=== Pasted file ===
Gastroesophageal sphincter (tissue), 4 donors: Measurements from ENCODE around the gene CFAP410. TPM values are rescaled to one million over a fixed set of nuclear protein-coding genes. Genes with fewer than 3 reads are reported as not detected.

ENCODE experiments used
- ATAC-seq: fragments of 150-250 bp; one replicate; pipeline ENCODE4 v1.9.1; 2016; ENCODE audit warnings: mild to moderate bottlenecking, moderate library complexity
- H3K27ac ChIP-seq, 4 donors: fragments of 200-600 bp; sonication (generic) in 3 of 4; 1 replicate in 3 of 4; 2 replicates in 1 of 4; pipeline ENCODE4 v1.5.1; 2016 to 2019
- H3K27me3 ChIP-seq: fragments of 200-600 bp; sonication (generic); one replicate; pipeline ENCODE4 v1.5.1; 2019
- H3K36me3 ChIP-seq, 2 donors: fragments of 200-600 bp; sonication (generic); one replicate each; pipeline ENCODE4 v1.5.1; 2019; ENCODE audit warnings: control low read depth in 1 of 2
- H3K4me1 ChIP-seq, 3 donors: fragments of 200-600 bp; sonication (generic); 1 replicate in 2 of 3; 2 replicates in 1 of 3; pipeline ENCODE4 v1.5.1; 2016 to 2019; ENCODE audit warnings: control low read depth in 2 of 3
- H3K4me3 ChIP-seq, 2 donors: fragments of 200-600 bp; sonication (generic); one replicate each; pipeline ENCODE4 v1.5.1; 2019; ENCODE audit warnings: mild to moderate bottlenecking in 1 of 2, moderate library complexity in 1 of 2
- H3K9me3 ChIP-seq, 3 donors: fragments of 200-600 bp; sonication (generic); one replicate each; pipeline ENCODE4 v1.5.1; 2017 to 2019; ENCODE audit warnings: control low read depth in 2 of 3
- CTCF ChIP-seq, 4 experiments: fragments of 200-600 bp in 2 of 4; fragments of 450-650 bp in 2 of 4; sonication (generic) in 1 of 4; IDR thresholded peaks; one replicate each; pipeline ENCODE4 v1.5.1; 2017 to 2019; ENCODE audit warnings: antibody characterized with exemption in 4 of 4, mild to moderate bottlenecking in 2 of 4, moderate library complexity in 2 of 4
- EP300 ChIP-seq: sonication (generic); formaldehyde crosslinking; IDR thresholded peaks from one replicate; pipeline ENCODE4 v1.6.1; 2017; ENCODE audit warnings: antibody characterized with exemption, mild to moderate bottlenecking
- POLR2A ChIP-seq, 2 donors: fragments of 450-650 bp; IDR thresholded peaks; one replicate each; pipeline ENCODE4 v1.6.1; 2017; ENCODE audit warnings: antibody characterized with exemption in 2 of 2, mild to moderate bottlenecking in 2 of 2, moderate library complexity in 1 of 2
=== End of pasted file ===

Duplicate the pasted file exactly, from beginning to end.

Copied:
Gastroesophageal sphincter (tissue), 4 donors: Measurements from ENCODE around the gene CFAP410. TPM values are rescaled to one million over a fixed set of nuclear protein-coding genes. Genes with fewer than 3 reads are reported as not detected.

ENCODE experiments used
- ATAC-seq: fragments of 150-250 bp; one replicate; pipeline ENCODE4 v1.9.1; 2016; ENCODE audit warnings: mild to moderate bottlenecking, moderate library complexity
- H3K27ac ChIP-seq, 4 donors: fragments of 200-600 bp; sonication (generic) in 3 of 4; 1 replicate in 3 of 4; 2 replicates in 1 of 4; pipeline ENCODE4 v1.5.1; 2016 to 2019
- H3K27me3 ChIP-seq: fragments of 200-600 bp; sonication (generic); one replicate; pipeline ENCODE4 v1.5.1; 2019
- H3K36me3 ChIP-seq, 2 donors: fragments of 200-600 bp; sonication (generic); one replicate each; pipeline ENCODE4 v1.5.1; 2019; ENCODE audit warnings: control low read depth in 1 of 2
- H3K4me1 ChIP-seq, 3 donors: fragments of 200-600 bp; sonication (generic); 1 replicate in 2 of 3; 2 replicates in 1 of 3; pipeline ENCODE4 v1.5.1; 2016 to 2019; ENCODE audit warnings: control low read depth in 2 of 3
- H3K4me3 ChIP-seq, 2 donors: fragments of 200-600 bp; sonication (generic); one replicate each; pipeline ENCODE4 v1.5.1; 2019; ENCODE audit warnings: mild to moderate bottlenecking in 1 of 2, moderate library complexity in 1 of 2
- H3K9me3 ChIP-seq, 3 donors: fragments of 200-600 bp; sonication (generic); one replicate each; pipeline ENCODE4 v1.5.1; 2017 to 2019; ENCODE audit warnings: control low read depth in 2 of 3
- CTCF ChIP-seq, 4 experiments: fragments of 200-600 bp in 2 of 4; fragments of 450-650 bp in 2 of 4; sonication (generic) in 1 of 4; IDR thresholded peaks; one replicate each; pipeline ENCODE4 v1.5.1; 2017 to 2019; ENCODE audit warnings: antibody characterized with exemption in 4 of 4, mild to moderate bottlenecking in 2 of 4, moderate library complexity in 2 of 4
- EP300 ChIP-seq: sonication (generic); formaldehyde crosslinking; IDR thresholded peaks from one replicate; pipeline ENCODE4 v1.6.1; 2017; ENCODE audit warnings: antibody characterized with exemption, mild to moderate bottlenecking
- POLR2A ChIP-seq, 2 donors: fragments of 450-650 bp; IDR thresholded peaks; one replicate each; pipeline ENCODE4 v1.6.1; 2017; ENCODE audit warnings: antibody characterized with exemption in 2 of 2, mild to moderate bottlenecking in 2 of 2, moderate library complexity in 1 of 2